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midwest economy

State health officials announced 198 new cases of COVID-19 in Nebraska yesterday. There are now 20,623 confirmed cases of the virus in the state, and 284 deaths. Hospital capacity is currently at 41 percent, and 78 percent of ventilators are available. Meanwhile, the number of people filing new unemployment claims in Nebraska surged last week to its highest level in nearly two months. The U.S. Department of Labor says 6,143 people filed initial claims for benefits during the week that ended July 4. That’s a roughly 46% increase over the 4,203 new claims from the prior week.

Ricketts Informs Trump Of Nebraska Reopening Plan

Jun 18, 2020

Two Nebraska state officials are meeting with President Trump.  Governor Pete Ricketts and state Director of Economic Development Tony Goins will travel to the White House today.  Ricketts and Goins will present the state's reopening plan to the president.

The Nebraska Farm Bureau says the state potentially faces nearly $3.7 billion in agricultural losses from the coronavirus pandemic if economic conditions do not improve. The Lincoln Journal Star reports the estimate Wednesday projects revenue losses for this year’s commodities. It does not account for any financial assistance farmers and ranchers receive from COVID-19 relief programs.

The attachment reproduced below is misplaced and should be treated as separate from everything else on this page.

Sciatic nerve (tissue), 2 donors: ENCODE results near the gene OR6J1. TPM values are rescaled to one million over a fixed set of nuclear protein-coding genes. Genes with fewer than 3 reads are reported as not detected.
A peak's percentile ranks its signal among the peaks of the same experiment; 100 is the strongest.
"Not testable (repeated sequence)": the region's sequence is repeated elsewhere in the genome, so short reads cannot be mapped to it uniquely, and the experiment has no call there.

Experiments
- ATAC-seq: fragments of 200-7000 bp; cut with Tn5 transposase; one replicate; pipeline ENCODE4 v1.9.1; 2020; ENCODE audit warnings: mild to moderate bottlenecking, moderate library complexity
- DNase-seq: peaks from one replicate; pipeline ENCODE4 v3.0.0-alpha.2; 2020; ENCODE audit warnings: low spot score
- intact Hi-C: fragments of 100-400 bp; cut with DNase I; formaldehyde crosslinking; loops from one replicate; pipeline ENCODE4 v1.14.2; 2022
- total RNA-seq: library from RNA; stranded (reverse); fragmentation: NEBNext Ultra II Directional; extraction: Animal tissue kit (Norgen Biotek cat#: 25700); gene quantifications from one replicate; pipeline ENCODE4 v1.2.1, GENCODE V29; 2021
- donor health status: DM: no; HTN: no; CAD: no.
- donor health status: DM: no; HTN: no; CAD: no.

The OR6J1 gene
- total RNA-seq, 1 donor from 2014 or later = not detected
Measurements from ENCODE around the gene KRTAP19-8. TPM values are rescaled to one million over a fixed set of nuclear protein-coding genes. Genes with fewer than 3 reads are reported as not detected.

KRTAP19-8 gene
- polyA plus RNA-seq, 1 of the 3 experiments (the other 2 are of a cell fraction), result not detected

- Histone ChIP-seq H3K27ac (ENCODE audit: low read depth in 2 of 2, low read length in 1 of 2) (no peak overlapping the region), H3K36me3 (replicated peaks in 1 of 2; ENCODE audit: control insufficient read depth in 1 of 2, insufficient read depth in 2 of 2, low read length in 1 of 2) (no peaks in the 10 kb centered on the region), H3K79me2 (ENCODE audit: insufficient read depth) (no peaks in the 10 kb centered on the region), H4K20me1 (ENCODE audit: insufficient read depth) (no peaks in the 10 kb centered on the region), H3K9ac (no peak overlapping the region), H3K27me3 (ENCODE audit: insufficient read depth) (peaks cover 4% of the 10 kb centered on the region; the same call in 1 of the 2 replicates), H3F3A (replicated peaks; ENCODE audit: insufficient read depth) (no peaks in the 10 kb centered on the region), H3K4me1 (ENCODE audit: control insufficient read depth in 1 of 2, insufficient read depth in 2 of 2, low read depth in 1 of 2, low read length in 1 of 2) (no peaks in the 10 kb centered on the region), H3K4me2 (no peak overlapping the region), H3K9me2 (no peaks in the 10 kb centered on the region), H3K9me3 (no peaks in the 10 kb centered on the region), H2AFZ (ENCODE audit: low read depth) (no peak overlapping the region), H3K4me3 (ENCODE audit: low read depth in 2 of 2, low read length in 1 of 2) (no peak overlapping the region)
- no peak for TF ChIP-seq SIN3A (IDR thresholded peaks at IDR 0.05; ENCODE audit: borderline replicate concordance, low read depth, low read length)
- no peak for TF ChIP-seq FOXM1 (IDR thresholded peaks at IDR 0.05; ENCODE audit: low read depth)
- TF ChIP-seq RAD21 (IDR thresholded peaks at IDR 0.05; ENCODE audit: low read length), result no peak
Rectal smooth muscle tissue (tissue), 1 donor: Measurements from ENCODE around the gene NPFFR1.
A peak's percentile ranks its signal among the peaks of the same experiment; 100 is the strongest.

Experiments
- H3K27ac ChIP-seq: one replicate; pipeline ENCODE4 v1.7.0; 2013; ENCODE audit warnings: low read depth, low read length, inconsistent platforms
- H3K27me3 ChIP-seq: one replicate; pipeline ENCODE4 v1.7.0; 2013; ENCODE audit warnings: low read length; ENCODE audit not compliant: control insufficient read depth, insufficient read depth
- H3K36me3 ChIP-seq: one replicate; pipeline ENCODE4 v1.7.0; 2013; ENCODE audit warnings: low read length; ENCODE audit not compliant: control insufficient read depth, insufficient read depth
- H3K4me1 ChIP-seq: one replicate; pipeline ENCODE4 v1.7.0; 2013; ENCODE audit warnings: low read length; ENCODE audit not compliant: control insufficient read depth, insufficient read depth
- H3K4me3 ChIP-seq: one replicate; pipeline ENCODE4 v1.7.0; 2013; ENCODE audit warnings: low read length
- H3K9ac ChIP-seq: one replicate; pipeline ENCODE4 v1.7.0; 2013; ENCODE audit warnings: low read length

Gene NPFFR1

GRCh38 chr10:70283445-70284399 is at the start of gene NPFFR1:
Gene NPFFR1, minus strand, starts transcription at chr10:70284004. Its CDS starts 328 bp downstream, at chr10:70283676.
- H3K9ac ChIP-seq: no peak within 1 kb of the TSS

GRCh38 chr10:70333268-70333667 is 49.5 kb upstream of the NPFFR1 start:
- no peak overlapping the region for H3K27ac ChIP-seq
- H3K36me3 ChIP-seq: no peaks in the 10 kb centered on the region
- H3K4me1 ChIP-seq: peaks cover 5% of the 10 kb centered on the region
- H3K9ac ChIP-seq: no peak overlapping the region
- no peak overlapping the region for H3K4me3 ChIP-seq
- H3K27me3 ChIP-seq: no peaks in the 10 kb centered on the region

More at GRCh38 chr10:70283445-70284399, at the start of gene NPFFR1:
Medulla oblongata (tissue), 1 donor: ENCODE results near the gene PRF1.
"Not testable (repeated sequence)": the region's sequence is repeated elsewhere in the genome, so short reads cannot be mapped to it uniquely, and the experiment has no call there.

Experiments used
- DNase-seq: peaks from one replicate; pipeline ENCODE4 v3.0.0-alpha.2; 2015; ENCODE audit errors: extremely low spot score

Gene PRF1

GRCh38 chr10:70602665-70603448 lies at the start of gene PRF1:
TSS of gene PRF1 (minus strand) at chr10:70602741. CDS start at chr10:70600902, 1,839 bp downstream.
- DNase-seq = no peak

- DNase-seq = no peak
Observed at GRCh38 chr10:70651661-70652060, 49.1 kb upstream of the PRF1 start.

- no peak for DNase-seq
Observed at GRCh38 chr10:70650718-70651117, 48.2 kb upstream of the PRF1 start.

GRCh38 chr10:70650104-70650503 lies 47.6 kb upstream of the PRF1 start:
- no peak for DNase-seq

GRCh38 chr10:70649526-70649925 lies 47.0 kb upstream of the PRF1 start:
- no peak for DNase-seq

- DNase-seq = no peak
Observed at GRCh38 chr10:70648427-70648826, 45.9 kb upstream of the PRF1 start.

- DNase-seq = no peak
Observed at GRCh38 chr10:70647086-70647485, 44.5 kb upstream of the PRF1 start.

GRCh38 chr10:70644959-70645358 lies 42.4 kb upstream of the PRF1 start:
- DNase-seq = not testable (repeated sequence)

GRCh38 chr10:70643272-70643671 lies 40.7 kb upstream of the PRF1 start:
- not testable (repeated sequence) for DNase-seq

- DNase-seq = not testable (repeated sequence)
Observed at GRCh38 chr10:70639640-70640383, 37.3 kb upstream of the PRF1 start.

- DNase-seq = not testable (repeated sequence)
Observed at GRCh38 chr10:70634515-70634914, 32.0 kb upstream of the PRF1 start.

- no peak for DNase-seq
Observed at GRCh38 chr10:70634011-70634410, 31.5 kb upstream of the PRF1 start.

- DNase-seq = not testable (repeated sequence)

Nebraska state government could see a boost to its emergency fund over the next few months, but the COVID-19 virus and a panicked stock market are tempering some of those expectations. Members of the Nebraska Economic Forecasting Advisory Board predicted Friday that the state will collect $5.2 billion in tax revenue during the current fiscal year, which ends June 30. That's about $115 million more than the previous projections, and by law, that excess money will go into Nebraska state government's cash reserve fund.

A new survey of bankers suggests the economy is growing in rural parts of 10 Plains and Western states. The survey released Thursday showed that the overall index for rural parts of the region improved to 55.9 in January from December's 50.2. Any score above 50 suggests a growing economy. Creighton University economist Ernie Goss says hiring remains strong across the region. Bankers from Colorado, Illinois, Iowa, Kansas, Minnesota, Missouri, Nebraska, North Dakota, South Dakota and Wyoming were surveyed.